Scouts Guide To The Zombie Apocalypse
Cert: 15 / 93 mins / Dir. Christopher Landon / Trailer
Take a good look at that poster, there. It may not be quite at Drew Struzan's level, but it's painstakingly executed in a classical style, and tells you everything you need to know about the tone of the film and the visual markers you'll get along the way. It's a bloody good one-sheet.
I imagine it also took more hours to bring to completion than the screenplay…
Okay, I should really try not to be too hard on Scouts Guide To The Zombie Apocalypse, as it's clearly been made on a restrictive budget. Then again, the effects, filming and general production values of the movie aren't the problem; that dubious honour belongs to the first-draft of a script stuffed to the gills with everyone else's stuff, and which appears to have been cast with the actors who agreed to the roles in the shortest time. Ploughing full-tilt into the 'horror-comedy' sub genre, the film can't decide which side of the fence it's based on, and the result is that it's not convincingly both, but neither.
As comedies go, it's broad and sloppy; but as a horror-flick, it's an outright mess. Equally in stylistic debt to Superbad and Shaun of the Dead, the film ropes in a couple of From Dusk Till Dawn's beats just to keep things moving. And as amiable as most of the movie is, SGttZA's not as funny, clever or heartwarming as its obvious influences, and it has nothing else to bring to the party to make up for that. It's as satisfyingly predicable as a greatest-hits album, but a one which is also being performed by a cover-band. There's also a definite air of "Oh, it's got Champ Kind from Anchorman in it! I guess that's where the budget went…"
Admittedly, my other main problem (and more tellingly, I think) is that I'm a massive, unashamed snob when it comes to zombie movies. I think they're very difficult to do 'right', and more to the point I'm glad that that's the case. There'll always be room in the market for schlocky knock-offs, where the "wouldn't it be cool if…" moments are more important than the craft. But if you're going to successfully navigate the land of the dead, you're going to need more than swagger, luck and an overworked knob-gag. This film wants to be Zombieland, but it's not even Cockneys vs Zombies. The comedy/horror (or horror/comedy) sub0genre isn't an overcrowded graveyard, but it's a one littered with failures and also-rans which should serve as a warning to all who fancy their chances.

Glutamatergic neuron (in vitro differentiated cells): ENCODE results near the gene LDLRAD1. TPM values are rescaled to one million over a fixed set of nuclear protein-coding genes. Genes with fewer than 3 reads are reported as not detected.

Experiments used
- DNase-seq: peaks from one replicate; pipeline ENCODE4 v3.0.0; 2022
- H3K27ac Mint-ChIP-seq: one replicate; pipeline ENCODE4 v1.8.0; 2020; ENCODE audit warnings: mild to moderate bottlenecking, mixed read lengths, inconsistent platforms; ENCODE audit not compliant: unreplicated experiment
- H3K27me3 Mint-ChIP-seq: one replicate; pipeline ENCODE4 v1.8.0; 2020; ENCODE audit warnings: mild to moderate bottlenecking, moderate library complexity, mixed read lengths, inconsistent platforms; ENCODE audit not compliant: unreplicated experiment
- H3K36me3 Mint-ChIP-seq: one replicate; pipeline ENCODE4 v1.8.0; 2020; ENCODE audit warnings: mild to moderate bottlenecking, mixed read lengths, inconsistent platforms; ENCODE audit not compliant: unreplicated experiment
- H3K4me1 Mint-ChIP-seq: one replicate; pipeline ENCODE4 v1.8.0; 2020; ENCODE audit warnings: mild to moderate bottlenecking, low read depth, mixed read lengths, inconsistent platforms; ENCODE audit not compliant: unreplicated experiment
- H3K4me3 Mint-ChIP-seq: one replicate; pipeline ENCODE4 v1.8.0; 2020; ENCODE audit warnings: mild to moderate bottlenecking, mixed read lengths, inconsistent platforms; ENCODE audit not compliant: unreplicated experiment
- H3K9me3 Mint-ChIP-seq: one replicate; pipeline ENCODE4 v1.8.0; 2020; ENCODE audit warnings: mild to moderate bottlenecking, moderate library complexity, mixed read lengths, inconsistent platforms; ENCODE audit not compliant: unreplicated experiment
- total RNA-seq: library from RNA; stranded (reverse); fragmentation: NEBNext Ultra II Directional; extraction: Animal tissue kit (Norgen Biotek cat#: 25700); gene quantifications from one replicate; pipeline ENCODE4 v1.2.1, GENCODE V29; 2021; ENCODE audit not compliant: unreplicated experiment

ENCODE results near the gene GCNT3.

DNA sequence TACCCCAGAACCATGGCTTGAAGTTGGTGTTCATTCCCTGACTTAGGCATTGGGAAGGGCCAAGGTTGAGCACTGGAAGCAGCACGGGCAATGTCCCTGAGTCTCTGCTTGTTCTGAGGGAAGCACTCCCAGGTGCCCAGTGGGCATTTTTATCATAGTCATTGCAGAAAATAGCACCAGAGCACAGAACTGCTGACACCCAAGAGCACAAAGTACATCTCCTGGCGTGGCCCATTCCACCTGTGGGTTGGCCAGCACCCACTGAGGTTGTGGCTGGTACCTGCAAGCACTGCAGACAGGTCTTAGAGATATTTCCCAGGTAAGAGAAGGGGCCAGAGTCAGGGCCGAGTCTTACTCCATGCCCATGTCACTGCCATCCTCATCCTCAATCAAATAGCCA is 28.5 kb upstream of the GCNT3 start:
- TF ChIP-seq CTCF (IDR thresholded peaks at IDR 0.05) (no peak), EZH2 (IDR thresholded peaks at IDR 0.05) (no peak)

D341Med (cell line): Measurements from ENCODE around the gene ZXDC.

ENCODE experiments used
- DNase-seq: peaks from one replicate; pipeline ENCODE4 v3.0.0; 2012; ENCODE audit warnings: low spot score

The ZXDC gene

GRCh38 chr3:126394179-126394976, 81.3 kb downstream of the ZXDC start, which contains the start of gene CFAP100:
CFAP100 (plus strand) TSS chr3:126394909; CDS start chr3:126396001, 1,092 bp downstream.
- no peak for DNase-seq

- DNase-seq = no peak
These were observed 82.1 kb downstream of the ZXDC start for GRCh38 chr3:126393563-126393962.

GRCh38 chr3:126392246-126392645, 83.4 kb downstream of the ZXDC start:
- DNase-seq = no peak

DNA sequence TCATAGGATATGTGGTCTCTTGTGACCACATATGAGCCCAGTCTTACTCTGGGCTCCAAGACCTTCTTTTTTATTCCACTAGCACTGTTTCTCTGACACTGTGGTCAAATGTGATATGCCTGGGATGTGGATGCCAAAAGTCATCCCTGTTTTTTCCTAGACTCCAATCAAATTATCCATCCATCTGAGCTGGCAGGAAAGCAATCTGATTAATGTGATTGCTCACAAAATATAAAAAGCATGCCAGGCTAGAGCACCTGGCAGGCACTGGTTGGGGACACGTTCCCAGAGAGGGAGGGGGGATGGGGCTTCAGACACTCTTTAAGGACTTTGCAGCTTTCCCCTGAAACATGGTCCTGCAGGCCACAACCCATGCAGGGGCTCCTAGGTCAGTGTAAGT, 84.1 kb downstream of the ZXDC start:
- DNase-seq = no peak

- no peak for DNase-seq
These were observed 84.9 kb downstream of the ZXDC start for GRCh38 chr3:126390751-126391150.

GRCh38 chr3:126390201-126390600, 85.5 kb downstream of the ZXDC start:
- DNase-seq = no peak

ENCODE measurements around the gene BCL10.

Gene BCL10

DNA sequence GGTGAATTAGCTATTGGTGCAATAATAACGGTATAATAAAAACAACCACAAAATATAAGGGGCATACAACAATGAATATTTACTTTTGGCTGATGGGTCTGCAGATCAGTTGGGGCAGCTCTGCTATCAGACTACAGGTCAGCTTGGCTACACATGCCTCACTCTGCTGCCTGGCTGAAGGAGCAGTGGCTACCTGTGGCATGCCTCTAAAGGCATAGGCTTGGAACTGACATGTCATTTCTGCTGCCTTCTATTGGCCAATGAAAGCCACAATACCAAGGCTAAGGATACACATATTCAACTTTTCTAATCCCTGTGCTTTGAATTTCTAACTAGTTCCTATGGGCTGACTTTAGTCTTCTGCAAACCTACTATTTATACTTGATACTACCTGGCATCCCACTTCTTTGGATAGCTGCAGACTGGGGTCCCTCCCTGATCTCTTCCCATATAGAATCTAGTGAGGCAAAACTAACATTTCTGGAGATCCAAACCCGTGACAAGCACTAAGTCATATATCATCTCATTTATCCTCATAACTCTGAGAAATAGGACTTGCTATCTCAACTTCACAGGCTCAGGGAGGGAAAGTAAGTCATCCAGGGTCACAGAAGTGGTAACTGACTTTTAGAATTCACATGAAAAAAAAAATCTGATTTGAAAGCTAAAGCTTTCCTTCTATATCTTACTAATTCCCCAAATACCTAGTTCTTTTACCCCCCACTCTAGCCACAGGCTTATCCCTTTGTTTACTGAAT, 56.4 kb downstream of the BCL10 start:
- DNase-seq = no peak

But, credit where it's due: I smirked, I smiled and at one point I guffawed out loud. But I also rolled my eyes and winced more than I should have. When the film's on-form it's a perfectly enjoyable 'DVD with a few beers', but that's not a consistent state and there are a few scenes which shouldn't have made it into the shooting script, never mind the editing suite (to put it delicately*1, the film earns its 15 certificate more by poor-taste than actual gore).
Ultimately, Scouts Guide To The Zombie Apocalpyse isn't awful, it's just a transparent attempt by a studio to pick up any audience that isn't currently wanting to see James Bond.
You can't blame Paramount for trying, although in this case you can certainly blame them for not trying…
In case you hadn't gathered, no.
Either a rental or £3 when it's on the bargain-shelf in Asda.
From the cast-members I've seen before? No.
From the ones I haven't? I hope not.
Even with its low ambitions, not quite.
I didn't hear one, but there's a lot of wailing and shrieking going on. It's entirely possible that there's a Wilhelm mixed in there somewhere, but if that's the case then it's the only subtle thing about this film.
SGttZA stars Tye Sheridan, who's due to appear as Cyclops in X-Men: Apocalypse; a film which also features Rose 'Dormé' Byrne and the voice of Oscar 'Dameron' Isaac.
*1 Which is more delicate than anything the film does. Let's just say that stabbing a naked woman in the head with a broken bottle seemed less awkward when Nicholas Hoult did it, somehow..?
Oh, and how come if the old-lady-zombie can't bite Carter's arse because she hasn't got her false teeth in, the 'eating out' zombie manages to chomp away on his victim despite not having a lower-jaw? Answer: Because they're both incredibly cheap jokes which say more about the scriptwriting process than the film's actual dialogue.
• ^^^ That's dry, British humour, and most likely sarcasm or facetiousness.
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